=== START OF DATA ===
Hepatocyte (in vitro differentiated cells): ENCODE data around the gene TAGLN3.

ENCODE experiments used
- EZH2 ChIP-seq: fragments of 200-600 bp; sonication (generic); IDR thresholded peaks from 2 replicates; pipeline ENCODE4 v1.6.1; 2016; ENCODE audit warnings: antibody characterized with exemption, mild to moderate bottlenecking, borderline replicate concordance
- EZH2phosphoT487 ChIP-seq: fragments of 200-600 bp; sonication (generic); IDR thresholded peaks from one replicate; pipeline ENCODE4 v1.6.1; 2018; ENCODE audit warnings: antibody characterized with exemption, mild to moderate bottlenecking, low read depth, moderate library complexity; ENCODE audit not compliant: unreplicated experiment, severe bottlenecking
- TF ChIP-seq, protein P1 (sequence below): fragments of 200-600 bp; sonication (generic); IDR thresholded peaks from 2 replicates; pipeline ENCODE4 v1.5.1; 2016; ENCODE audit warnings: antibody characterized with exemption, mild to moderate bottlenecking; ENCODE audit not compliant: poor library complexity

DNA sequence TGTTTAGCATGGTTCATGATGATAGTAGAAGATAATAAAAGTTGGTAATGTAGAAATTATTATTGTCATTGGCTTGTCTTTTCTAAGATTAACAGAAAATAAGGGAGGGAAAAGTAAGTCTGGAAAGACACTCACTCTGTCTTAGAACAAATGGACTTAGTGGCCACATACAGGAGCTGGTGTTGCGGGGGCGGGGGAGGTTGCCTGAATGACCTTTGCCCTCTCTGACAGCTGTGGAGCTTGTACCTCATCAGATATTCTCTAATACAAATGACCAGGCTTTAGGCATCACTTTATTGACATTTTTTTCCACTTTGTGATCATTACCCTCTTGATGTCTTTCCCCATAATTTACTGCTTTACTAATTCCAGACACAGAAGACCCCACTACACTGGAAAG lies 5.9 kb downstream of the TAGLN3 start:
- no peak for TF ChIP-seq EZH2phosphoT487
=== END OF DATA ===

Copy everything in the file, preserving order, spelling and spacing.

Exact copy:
Hepatocyte (in vitro differentiated cells): ENCODE data around the gene TAGLN3.

ENCODE experiments used
- EZH2 ChIP-seq: fragments of 200-600 bp; sonication (generic); IDR thresholded peaks from 2 replicates; pipeline ENCODE4 v1.6.1; 2016; ENCODE audit warnings: antibody characterized with exemption, mild to moderate bottlenecking, borderline replicate concordance
- EZH2phosphoT487 ChIP-seq: fragments of 200-600 bp; sonication (generic); IDR thresholded peaks from one replicate; pipeline ENCODE4 v1.6.1; 2018; ENCODE audit warnings: antibody characterized with exemption, mild to moderate bottlenecking, low read depth, moderate library complexity; ENCODE audit not compliant: unreplicated experiment, severe bottlenecking
- TF ChIP-seq, protein P1 (sequence below): fragments of 200-600 bp; sonication (generic); IDR thresholded peaks from 2 replicates; pipeline ENCODE4 v1.5.1; 2016; ENCODE audit warnings: antibody characterized with exemption, mild to moderate bottlenecking; ENCODE audit not compliant: poor library complexity

DNA sequence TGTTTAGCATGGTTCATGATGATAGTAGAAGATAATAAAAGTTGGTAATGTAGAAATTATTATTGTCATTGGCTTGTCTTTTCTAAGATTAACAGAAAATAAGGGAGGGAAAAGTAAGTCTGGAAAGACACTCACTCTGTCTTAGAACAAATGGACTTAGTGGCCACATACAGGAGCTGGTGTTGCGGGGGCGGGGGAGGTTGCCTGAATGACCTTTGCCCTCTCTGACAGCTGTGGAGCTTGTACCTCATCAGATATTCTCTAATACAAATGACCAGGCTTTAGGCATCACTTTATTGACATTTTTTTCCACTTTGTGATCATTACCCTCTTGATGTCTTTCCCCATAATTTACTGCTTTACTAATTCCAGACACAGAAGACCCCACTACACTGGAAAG lies 5.9 kb downstream of the TAGLN3 start:
- no peak for TF ChIP-seq EZH2phosphoT487